Race-related legislative advances have been made over the years to the advantage of non-Whites. However, this reality is yet to alter mainstream discourses of racism, which have portrayed Whites as having monopoly over the perpetration of racism, arguably because they have systemic/institutional advantage and power to be racist toward non-Whites. This paper argues that racism can be non-institutional, that there is power in non-institutional racism, that non-Whites can utilize non-institutional racism to their advantage, and that racism is not race-specific. With a primary focus on how non-Whites might utilize non-institutional racism, this paper draws on media reports of events of the 2016 presidential election campaigns to demonstrate that the perpetration of racism is no longer a White prerogative, and that the victimization experiences of racism is no longer specific to non-Whites. The paper concludes with a call for these important dynamics of racism to be made salient in academic and public debates.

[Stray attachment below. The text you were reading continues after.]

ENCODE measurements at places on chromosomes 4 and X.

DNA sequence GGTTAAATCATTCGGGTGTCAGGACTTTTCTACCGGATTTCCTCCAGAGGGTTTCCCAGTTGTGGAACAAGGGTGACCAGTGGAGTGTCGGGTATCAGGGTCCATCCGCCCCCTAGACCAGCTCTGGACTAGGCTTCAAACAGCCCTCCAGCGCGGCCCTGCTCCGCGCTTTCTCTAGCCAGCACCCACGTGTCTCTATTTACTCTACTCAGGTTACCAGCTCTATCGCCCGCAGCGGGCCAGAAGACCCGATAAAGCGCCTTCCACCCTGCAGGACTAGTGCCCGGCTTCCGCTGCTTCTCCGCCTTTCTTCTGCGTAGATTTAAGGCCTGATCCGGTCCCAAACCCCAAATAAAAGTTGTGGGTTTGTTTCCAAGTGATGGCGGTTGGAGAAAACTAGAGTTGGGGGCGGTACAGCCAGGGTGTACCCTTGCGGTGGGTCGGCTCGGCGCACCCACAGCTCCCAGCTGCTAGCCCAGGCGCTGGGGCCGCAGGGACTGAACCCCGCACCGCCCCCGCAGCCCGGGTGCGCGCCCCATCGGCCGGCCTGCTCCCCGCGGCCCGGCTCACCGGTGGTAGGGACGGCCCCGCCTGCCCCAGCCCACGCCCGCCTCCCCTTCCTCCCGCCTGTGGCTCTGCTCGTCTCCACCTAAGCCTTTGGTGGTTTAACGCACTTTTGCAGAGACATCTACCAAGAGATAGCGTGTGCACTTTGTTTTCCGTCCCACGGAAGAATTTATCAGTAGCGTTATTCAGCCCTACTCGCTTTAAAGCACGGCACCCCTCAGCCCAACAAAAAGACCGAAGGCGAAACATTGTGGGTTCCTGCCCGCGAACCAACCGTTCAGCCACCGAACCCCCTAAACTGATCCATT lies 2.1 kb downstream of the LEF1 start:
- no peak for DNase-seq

DovidioJ.F and GaertnerS.L.1998. “On the Nature of Contemporary prejudice: The Causes, Consequences, and Challenges of Aversive Racism” in J.Eberhardt and S.T.Fiske eds. Confronting Racism: The Problem and the Response. Newbury Park, CA: Sage. pp. 3-32.
HorowitzD. and PerazzoJ.2013. “Black Skin Privilege and the American Dream”Frontpage Magazine. Sherman Oaks, CA: David Horowitz Freedom Centerhttp://www.frontpagemag.com/sites/default/files/uploads/2011/03/black-skin-privilege.pdf.